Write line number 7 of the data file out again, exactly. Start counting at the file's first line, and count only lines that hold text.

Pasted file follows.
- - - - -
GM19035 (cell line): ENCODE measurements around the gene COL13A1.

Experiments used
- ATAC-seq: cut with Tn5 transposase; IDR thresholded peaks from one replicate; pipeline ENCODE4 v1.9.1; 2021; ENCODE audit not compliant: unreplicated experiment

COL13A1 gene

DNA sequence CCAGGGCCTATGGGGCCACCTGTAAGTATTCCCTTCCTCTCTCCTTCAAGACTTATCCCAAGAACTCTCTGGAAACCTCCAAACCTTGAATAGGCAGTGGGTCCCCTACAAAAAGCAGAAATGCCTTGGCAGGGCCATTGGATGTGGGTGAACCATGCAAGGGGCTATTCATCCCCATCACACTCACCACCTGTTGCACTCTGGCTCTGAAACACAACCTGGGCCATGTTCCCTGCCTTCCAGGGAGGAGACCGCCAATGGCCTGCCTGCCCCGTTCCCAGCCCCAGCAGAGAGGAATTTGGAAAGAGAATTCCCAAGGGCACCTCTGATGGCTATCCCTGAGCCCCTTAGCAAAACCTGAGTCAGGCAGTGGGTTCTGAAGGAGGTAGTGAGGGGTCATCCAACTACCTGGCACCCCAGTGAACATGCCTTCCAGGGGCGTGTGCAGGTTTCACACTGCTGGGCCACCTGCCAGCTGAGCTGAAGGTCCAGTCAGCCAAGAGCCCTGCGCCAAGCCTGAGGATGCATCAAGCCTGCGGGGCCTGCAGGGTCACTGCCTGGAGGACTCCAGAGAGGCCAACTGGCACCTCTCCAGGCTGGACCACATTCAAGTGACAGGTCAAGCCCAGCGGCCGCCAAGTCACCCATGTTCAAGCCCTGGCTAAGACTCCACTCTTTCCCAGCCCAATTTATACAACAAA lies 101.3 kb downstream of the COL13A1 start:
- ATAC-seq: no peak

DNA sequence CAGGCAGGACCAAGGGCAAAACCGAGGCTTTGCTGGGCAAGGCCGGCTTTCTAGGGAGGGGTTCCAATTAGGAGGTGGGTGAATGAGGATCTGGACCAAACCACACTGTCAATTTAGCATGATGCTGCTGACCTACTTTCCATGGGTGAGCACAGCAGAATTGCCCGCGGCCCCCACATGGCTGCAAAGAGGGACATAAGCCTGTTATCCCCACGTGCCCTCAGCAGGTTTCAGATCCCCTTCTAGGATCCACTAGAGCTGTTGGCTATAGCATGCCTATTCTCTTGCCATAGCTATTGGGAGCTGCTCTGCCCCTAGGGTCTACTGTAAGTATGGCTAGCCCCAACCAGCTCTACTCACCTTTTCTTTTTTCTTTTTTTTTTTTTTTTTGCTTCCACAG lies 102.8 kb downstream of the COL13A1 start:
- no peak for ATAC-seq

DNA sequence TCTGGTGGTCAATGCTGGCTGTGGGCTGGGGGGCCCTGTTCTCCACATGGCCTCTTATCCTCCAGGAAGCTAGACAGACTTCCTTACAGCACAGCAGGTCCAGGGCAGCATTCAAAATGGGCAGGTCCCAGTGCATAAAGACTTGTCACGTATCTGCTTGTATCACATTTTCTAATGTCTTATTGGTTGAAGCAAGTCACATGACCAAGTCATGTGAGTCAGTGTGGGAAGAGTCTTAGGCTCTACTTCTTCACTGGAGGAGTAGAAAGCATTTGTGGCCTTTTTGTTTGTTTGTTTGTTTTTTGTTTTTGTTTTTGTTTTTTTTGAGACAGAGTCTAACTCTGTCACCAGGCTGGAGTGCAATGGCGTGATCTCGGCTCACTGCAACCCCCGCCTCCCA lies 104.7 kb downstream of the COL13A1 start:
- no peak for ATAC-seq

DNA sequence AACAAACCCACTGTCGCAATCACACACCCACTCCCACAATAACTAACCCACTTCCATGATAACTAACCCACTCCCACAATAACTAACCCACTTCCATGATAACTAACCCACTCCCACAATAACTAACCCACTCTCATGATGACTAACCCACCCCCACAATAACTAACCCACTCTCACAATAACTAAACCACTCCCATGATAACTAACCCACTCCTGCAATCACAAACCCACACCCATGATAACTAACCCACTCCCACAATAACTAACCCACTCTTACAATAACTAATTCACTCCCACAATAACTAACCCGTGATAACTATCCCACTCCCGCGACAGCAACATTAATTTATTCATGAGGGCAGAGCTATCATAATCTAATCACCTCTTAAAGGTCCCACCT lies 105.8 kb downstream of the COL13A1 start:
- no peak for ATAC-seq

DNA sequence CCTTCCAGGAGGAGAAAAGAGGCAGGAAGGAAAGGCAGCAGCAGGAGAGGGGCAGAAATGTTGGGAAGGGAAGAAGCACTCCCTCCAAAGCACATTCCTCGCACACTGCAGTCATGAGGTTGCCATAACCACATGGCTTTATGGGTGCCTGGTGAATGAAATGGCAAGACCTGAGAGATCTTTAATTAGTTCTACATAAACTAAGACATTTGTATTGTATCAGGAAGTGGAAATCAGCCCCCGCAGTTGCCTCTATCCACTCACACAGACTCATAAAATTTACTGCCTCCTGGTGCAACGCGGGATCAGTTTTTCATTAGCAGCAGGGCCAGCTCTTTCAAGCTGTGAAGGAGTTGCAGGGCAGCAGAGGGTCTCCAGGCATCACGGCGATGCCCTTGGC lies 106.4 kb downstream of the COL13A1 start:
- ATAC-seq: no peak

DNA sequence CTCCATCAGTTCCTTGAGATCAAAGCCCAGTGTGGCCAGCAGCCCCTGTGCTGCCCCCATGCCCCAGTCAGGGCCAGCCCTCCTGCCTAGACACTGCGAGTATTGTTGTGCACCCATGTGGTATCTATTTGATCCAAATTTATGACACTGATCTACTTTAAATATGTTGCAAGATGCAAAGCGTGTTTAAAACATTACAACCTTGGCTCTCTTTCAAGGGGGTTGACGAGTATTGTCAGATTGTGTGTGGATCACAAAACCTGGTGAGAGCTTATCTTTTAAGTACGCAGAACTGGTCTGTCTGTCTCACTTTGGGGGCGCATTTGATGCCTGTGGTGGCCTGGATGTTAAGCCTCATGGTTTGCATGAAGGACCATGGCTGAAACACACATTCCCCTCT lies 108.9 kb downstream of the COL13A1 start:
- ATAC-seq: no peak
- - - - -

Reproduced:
DNA sequence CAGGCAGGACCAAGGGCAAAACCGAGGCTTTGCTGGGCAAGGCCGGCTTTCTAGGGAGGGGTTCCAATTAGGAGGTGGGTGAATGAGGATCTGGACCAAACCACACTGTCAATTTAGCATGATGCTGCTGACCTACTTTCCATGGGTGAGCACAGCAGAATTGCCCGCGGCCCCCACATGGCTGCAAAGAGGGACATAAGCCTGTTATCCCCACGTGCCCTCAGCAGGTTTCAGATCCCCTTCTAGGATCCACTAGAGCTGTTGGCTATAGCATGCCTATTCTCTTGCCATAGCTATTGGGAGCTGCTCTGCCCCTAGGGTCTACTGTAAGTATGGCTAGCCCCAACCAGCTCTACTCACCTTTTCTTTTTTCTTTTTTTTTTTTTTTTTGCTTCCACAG lies 102.8 kb downstream of the COL13A1 start: